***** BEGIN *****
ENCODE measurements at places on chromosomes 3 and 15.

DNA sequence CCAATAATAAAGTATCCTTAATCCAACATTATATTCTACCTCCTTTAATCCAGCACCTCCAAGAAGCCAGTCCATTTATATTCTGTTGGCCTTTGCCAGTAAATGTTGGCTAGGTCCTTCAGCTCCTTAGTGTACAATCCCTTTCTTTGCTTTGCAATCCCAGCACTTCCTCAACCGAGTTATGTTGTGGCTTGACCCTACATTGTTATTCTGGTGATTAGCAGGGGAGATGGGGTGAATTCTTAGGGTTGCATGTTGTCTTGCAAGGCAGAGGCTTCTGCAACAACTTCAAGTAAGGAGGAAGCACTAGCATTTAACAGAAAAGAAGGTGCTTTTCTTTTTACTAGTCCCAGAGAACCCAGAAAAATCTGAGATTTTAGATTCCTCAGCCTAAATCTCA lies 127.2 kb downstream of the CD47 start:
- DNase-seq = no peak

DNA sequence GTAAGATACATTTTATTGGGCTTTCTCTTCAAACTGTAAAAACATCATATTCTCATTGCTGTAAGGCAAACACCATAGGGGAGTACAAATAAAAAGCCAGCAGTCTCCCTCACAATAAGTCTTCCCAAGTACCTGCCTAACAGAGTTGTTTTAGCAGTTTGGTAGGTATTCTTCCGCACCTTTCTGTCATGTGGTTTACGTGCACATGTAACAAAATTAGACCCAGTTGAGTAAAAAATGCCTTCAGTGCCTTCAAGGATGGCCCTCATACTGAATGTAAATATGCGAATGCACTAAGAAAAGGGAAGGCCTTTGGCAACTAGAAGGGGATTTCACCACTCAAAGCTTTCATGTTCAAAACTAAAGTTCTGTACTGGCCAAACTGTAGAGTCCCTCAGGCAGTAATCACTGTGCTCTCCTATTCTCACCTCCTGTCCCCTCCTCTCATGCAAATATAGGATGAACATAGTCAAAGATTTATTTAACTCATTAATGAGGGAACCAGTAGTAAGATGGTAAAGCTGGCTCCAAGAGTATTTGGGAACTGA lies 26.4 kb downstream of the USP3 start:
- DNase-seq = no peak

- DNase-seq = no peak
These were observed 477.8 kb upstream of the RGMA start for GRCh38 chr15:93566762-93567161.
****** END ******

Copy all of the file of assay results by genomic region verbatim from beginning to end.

ENCODE measurements at places on chromosomes 3 and 15.

DNA sequence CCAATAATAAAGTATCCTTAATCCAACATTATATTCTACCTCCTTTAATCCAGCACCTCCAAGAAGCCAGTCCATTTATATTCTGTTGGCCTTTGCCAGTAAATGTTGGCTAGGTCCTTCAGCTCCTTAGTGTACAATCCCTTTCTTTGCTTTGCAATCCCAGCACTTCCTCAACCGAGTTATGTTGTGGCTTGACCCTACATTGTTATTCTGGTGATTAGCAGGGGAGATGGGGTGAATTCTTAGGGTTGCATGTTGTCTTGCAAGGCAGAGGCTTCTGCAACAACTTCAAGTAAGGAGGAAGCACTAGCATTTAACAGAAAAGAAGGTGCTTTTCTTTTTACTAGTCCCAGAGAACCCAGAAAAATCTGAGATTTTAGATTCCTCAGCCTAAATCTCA lies 127.2 kb downstream of the CD47 start:
- DNase-seq = no peak

DNA sequence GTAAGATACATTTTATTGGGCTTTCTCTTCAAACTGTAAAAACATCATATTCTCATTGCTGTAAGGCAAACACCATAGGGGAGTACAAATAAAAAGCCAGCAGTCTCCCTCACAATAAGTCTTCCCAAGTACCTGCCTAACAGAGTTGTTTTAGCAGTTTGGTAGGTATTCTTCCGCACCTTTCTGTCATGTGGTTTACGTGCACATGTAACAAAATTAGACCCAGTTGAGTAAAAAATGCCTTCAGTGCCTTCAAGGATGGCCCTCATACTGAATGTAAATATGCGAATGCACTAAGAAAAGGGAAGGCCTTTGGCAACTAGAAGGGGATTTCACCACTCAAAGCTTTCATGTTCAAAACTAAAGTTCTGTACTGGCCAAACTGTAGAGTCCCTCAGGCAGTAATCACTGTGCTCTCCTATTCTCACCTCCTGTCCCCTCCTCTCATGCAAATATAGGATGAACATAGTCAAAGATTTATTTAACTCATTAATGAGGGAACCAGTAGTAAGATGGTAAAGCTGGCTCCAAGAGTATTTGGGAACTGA lies 26.4 kb downstream of the USP3 start:
- DNase-seq = no peak

- DNase-seq = no peak
These were observed 477.8 kb upstream of the RGMA start for GRCh38 chr15:93566762-93567161.